Job Interviews – 10 Tips For a Successful Interview
By Miron Abramson | Submitted On March 25, 2021
1. Don’t be afraid of the interviewer. It’s important to remember that these people are also pressured by their company to recruit the right person. The wrong person can cost a company a lot of money and wasted time in training, and since the recruiter’s performance is often based on the quality of their recruits, it’s very possible they are also afraid to hire the wrong person or eliminate a good candidate.
2. Use the 60-40 rule. Speak about 60% of the time, and try to make the interviewer talks 40% of the time. Most people enjoy talking about themselves – so let the recruiter speak also (a list of possible questions to ask during an interview in English appears below).
3. Research the company and possibly the interviewer (if you know who it is beforehand) before arriving to the interview. Knowledge is power.
4. During the interview, try to find the delicate balance between professionalism and friendliness. In other words, during the conversation, look for a balance between discussing your work, and your professional experience and expertise, and a friendly discussion about issues that are not directly related to the position. It’s important to convey the message that while you’re very professional and experienced, you’re also friendly and easy to work with and it’s possible to talk to you about non-work-related issues. Try to “read” the interviewer and feel your way through that balance.
5. Always answer the recruiter’s questions in a positive and optimistic manner. It doesn’t mean that everything was wonderful at your previous jobs and your previous bosses were angels and everything was lovey-dovey. It does mean that there are ways to convey dissatisfaction from previous jobs or bosses without making them look awful. And even when you do choose to criticize a place or boss, make sure to end on a positive note-make an effort to find a redeeming quality about the place or person.
6. Dress professionally. Shave, comb your hair, lightly apply perfume or aftershave, and dress appropriately.
7. Stay optimistic, positive, and confident. The companies that do not appreciate such qualities in a candidate are rare.
8. Do not apologize for past mistakes. These were your choices – accept them as such. Learn how to explain your choices in a positive manner.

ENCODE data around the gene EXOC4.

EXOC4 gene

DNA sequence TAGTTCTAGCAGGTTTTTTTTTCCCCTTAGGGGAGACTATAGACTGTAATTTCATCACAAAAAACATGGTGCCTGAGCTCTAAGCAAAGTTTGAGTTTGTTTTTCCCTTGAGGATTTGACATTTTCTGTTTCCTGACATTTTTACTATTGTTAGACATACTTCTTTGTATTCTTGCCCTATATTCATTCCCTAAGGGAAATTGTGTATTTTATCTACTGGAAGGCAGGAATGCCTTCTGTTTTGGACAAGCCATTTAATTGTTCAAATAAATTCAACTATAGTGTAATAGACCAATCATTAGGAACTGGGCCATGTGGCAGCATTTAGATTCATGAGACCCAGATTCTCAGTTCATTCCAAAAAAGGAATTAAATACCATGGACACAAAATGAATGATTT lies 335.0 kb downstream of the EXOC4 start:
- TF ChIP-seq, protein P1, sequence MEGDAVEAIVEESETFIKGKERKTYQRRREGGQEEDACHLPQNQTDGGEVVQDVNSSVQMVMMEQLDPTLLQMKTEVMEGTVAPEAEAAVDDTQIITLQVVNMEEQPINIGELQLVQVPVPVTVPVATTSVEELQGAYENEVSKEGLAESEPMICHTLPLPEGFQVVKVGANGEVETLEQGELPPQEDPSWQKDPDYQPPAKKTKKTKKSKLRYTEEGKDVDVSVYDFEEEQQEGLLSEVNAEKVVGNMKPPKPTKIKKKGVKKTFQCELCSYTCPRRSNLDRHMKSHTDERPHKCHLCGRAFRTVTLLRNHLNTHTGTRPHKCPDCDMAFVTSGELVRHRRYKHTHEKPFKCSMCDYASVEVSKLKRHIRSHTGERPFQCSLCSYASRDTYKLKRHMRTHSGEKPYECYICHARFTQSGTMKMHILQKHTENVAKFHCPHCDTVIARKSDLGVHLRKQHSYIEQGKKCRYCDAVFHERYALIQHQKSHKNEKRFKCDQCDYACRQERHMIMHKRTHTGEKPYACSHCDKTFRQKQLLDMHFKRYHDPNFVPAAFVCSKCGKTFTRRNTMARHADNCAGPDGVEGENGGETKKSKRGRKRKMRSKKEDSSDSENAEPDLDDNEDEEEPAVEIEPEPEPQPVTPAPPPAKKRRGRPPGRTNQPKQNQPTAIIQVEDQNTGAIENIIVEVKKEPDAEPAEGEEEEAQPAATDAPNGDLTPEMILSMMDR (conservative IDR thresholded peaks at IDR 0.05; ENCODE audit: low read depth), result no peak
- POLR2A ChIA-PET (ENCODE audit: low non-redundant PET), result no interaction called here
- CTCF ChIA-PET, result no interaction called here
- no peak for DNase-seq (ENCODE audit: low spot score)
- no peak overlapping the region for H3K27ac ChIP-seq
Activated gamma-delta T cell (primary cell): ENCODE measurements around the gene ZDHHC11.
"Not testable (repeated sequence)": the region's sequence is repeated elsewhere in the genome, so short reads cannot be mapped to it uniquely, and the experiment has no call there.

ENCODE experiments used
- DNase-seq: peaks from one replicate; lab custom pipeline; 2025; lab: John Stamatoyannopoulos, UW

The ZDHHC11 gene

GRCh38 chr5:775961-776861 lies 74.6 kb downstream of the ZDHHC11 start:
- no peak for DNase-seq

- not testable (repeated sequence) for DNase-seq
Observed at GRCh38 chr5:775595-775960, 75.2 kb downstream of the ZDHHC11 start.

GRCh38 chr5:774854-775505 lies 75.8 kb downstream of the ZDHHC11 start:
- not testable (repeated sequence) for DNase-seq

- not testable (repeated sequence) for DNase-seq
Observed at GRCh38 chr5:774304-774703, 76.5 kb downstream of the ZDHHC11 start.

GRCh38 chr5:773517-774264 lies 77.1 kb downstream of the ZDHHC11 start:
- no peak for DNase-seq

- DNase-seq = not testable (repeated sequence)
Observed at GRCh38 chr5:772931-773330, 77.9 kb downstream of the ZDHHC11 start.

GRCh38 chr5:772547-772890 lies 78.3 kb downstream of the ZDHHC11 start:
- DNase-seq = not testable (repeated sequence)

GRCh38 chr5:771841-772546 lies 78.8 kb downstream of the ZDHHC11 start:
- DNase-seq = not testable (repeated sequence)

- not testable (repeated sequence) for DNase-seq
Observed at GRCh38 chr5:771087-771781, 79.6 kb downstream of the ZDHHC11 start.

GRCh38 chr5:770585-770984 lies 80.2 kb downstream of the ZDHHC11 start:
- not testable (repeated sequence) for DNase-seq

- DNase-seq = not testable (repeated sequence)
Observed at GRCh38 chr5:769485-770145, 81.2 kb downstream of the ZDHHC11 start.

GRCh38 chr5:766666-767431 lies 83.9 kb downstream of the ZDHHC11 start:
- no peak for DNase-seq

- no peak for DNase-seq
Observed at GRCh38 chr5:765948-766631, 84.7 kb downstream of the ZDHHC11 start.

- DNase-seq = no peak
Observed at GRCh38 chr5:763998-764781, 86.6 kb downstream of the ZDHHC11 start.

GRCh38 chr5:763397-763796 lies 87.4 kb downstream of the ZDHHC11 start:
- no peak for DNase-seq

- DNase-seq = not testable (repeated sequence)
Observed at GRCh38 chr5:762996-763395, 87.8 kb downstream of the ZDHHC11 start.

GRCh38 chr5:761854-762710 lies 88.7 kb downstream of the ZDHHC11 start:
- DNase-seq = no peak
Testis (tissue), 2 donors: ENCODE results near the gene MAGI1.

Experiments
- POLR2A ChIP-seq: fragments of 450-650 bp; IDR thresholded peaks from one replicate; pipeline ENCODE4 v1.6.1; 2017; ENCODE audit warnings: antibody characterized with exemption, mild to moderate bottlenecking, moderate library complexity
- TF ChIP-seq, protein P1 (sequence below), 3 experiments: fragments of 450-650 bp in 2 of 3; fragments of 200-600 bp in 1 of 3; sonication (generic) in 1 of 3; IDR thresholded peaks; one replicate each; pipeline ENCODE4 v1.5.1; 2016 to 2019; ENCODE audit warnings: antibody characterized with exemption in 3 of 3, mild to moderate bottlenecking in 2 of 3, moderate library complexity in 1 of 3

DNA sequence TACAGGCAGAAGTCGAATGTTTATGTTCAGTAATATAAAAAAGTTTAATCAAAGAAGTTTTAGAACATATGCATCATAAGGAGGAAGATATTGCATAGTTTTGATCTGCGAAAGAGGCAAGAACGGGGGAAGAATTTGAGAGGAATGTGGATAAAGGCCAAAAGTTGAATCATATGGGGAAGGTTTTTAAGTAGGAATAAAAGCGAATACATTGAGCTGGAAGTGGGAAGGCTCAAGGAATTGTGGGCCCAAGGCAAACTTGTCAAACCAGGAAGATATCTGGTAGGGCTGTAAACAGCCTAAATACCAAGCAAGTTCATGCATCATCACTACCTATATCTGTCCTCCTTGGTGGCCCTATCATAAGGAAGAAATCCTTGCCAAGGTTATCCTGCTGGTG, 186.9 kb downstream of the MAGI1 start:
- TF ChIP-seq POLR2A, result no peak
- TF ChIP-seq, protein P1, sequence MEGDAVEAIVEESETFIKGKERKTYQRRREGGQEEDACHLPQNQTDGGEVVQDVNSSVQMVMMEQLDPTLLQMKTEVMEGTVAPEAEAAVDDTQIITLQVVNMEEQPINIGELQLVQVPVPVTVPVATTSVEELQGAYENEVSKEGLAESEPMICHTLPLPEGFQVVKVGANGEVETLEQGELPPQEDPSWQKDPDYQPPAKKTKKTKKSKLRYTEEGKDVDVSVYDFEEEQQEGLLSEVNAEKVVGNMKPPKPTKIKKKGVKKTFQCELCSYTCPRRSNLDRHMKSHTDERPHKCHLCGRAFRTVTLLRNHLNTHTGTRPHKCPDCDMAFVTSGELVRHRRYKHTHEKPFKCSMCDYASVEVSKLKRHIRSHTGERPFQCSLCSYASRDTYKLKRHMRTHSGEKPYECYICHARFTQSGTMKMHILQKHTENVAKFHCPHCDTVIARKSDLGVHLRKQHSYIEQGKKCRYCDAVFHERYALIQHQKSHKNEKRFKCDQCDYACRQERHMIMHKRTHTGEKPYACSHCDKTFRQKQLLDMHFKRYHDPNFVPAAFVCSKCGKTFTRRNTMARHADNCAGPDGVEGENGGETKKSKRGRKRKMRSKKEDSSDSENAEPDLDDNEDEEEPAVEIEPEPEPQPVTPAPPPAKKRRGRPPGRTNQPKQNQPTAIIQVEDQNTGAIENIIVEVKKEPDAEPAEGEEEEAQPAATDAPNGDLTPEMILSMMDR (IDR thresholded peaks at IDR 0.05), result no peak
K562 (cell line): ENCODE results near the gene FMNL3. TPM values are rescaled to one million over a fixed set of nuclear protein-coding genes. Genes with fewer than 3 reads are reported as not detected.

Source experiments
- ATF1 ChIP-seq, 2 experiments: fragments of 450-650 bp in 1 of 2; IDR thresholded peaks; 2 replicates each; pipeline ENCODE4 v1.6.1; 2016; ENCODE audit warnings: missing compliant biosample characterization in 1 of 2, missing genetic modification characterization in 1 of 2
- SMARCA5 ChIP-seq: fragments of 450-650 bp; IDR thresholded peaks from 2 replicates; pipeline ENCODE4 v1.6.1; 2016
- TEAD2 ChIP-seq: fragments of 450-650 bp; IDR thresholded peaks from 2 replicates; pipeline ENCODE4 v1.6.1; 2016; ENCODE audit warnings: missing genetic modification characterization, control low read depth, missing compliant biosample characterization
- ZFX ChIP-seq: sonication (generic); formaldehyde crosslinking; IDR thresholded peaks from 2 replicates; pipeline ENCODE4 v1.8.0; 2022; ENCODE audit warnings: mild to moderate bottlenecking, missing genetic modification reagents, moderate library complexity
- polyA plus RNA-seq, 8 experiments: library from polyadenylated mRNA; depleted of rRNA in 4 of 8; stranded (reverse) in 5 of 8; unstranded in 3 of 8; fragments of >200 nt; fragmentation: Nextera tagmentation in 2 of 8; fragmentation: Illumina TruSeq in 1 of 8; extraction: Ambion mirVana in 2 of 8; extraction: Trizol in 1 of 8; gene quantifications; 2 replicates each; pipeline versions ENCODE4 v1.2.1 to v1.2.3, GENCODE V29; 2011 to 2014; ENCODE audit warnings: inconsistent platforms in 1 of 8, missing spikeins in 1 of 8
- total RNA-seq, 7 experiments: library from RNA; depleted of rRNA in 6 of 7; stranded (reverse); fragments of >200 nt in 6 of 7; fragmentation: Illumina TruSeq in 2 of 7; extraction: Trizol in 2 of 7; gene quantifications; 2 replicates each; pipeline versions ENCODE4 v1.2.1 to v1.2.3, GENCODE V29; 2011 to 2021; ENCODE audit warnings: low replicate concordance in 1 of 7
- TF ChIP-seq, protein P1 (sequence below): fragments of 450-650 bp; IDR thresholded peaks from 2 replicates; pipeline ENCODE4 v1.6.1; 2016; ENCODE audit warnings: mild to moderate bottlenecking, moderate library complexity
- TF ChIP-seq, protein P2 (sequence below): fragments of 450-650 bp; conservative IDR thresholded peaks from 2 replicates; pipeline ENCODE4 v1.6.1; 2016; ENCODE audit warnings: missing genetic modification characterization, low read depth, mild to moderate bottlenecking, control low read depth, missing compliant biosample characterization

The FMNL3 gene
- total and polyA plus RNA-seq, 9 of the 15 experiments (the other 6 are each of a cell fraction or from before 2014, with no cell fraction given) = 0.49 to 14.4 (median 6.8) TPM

9. Avoid lying, especially about things that can be easily checked. Nonetheless, do realize that truth is subjective and doesn’t always have to be expressed or told if not asked. Remember, an interview is not like a meeting with a therapist, where you volunteer sensitive information in the hope of growing emotionally and spiritually. An interview is more like a first date – you’re checking each other out, and you’re not going to reveal everything yet. Put your best face on and market yourself.
10. Learn to turn the negative into positive. This is also a good tip for life in general.
Here are a few questions you can ask during an interview in English. Some can be asked during your first interview, while others should be left for second or third interviews:
1. Who will supervise me? What can you tell me about them?
2. Can you expand on my duties for this position?
3. Are there any opportunities for advancement in this company/role? (better left for later interviews)
4. What are the parking arrangements? (for later interviews)
5. What does the compensation package contain? (for later interviews)
6. What are the working hours for this position? (for later interviews)
7. What issues/areas will I have influence over in this position?
8. What are your expectations (or “my supervisor’s expectations”) from this position?
9. If I get the job, when am I expected to start?
10. What is the dress’ code for this position? (for later interviews)
11. What skills am I expected to already possess before starting the job, and what skills am I expected to acquire after I begin?
12. Until when do you need an answer?
13. What do you like/dislike about the company?
14. May I get your business card?
I would love to hear about interesting or weird interviews you’ve had.
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